King of the AFL: Andrew Demetriou could find himself confronting a players' revolt. Photo: Paul Rovere
The players want a bigger say in how the AFL is run.
THERE is no room at football's top level for a dictatorship and Andrew Demetriou must stop governing the AFL without the involvement of the players.
At present the AFL is controlled by a small group of people who feel it is necessary to keep power to themselves. Like any government or organisation that operates with such superiority, they run the risk of rebellion, and several key football figures are tired of their style.
Players and coaches are starting to win the struggle for power within the AFL. The players are supported by the AFL Players Association and want their voice heard. They are concerned by constant rule changes, the length of the AFL season and the monopoly the AFL has on the use of their image for marketing purposes.
Cast your mind back to last season when the AFLPA and its players met at Crown Casino. It was more than just a union meeting - it was a statement, a reminder. The message was clear: the players together are a powerful alliance and without them the AFL is nothing.
There is a concern that the AFL is too dictatorial in its approach and it has to stop. It is clear the AFL has made a mistake with the interchange, but won't fix it. The players were happy with the state of the game and asked for a shorter season that contained two byes. As a result, the standard of play would have not dropped away and players would be able to maintain a better level of performance. This was ignored.
The rules committee has a lot to answer for and the AFL has confused many. Last week committee member Kevin Bartlett called for the abolition of the interchange bench. These comments highlighted the detachment some on the rules committee have from the state of play. Players as a collective are concerned with the direction the game is heading and fear that natural evolution in our game will not occur.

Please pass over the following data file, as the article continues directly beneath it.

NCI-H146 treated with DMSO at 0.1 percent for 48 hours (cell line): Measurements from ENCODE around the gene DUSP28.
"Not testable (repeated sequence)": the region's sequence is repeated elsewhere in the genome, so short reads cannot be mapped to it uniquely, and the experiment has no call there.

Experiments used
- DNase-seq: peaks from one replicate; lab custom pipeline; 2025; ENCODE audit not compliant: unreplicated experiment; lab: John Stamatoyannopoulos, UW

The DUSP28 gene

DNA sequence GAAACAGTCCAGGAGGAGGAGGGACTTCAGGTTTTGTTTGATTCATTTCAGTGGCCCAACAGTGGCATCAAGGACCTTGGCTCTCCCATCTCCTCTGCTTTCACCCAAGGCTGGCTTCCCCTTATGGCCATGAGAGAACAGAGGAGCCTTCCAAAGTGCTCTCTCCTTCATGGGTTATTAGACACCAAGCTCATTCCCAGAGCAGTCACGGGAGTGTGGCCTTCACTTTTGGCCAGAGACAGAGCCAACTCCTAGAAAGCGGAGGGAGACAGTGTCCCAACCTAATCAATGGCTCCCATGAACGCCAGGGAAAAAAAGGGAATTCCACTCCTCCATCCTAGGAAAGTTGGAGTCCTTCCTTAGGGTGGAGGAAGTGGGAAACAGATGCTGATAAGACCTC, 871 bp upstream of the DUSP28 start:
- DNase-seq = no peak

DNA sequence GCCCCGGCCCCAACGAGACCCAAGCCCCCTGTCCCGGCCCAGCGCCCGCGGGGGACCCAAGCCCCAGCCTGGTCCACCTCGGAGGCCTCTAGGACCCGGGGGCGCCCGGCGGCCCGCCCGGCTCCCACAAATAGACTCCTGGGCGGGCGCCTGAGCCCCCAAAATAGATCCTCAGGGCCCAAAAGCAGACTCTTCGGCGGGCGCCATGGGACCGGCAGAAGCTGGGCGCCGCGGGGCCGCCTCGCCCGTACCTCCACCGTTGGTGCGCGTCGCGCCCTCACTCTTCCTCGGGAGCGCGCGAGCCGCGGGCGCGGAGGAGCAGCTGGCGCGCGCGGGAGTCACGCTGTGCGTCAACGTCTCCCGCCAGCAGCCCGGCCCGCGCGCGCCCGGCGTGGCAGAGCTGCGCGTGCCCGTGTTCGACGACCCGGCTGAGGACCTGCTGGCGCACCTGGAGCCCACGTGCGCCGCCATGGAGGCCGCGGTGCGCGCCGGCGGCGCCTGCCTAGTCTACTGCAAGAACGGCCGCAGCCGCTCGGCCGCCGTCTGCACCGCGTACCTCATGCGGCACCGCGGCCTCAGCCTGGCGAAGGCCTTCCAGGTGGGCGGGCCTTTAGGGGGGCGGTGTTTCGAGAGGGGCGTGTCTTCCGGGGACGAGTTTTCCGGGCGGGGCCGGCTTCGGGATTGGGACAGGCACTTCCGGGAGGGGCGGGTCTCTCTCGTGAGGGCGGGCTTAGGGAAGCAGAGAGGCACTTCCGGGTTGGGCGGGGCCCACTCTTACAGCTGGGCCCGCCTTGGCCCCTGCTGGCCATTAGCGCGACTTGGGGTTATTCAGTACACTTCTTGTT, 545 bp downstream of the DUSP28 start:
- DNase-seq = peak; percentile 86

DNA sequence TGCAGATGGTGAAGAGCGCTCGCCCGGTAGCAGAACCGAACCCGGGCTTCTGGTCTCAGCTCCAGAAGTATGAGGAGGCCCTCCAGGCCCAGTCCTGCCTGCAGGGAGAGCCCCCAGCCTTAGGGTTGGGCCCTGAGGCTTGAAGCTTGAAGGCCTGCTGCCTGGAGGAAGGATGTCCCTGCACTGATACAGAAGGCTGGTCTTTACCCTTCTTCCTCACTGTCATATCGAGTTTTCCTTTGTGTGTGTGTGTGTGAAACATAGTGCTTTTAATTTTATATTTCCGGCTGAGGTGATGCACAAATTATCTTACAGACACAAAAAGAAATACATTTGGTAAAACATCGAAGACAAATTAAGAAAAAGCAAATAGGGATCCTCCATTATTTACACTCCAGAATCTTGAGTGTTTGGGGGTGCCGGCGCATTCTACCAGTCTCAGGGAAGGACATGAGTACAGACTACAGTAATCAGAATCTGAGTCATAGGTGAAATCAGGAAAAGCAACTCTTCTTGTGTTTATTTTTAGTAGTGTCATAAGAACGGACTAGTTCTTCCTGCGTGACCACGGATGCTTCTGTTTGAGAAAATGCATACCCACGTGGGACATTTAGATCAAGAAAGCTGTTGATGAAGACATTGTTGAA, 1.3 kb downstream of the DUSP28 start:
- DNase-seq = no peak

Further problems surround the match review panel and the lack of understanding. Players are frustrated by the inconsistent findings and believe similar incidents can carry different penalties each week. To the players it can feel like the AFL responds to trends rather than having an effective system based on actual findings.
The AFL must listen to the players and a good start would be to act on the findings provided to them by the AFLPA. The players' association does a wonderful job to allow the players a voice and gathers information through surveys. It is staggering to think that with all these resources the AFL continues to act on its own and not consult the people who are at the coalface.
For too long the AFL has ruled with an iron fist and the time has come to stop. If it continues to ignore the players it will come to a head. Players, coaches and administrators are starting to get restless. Last year the AFLPA threatened to strike and the possibility of that happening wasn't too far away. The question to the AFL is why risk such an occurrence? The players are important and if they are confused I can only imagine what the average fan must think.
As Mikhail Gorbachev said: ''The world will not accept dictatorship or domination.''
How true that is - the AFL better start listening.
The Secret Agent is one of the AFL's 72 accredited player agents.